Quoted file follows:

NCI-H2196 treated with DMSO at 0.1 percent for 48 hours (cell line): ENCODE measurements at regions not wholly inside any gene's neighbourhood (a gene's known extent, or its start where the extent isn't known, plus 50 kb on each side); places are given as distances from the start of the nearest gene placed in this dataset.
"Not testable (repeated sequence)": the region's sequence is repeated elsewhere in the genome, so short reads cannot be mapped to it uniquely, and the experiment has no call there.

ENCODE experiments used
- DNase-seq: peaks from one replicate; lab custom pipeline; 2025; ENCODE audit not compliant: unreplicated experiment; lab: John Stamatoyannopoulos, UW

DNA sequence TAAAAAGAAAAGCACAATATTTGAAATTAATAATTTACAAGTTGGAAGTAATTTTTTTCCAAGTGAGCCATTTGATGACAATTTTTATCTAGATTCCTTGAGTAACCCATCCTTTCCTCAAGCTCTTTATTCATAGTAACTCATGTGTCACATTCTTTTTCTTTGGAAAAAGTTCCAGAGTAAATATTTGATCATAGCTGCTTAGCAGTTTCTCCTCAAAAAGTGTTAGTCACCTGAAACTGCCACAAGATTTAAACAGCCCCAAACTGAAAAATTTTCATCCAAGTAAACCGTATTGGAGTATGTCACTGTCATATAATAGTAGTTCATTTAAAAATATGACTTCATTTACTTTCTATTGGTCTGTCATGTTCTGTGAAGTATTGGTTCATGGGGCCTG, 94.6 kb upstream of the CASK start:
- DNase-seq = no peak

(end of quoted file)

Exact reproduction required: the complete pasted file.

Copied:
NCI-H2196 treated with DMSO at 0.1 percent for 48 hours (cell line): ENCODE measurements at regions not wholly inside any gene's neighbourhood (a gene's known extent, or its start where the extent isn't known, plus 50 kb on each side); places are given as distances from the start of the nearest gene placed in this dataset.
"Not testable (repeated sequence)": the region's sequence is repeated elsewhere in the genome, so short reads cannot be mapped to it uniquely, and the experiment has no call there.

ENCODE experiments used
- DNase-seq: peaks from one replicate; lab custom pipeline; 2025; ENCODE audit not compliant: unreplicated experiment; lab: John Stamatoyannopoulos, UW

DNA sequence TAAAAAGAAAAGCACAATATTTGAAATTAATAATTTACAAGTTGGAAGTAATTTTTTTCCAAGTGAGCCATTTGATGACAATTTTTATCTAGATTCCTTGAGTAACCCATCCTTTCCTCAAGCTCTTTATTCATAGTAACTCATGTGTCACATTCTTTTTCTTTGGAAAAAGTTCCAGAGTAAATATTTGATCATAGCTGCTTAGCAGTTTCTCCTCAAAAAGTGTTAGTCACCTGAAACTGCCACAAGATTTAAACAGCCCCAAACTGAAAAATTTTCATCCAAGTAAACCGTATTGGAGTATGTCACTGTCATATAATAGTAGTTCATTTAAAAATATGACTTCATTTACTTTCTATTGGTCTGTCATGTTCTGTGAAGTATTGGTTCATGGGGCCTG, 94.6 kb upstream of the CASK start:
- DNase-seq = no peak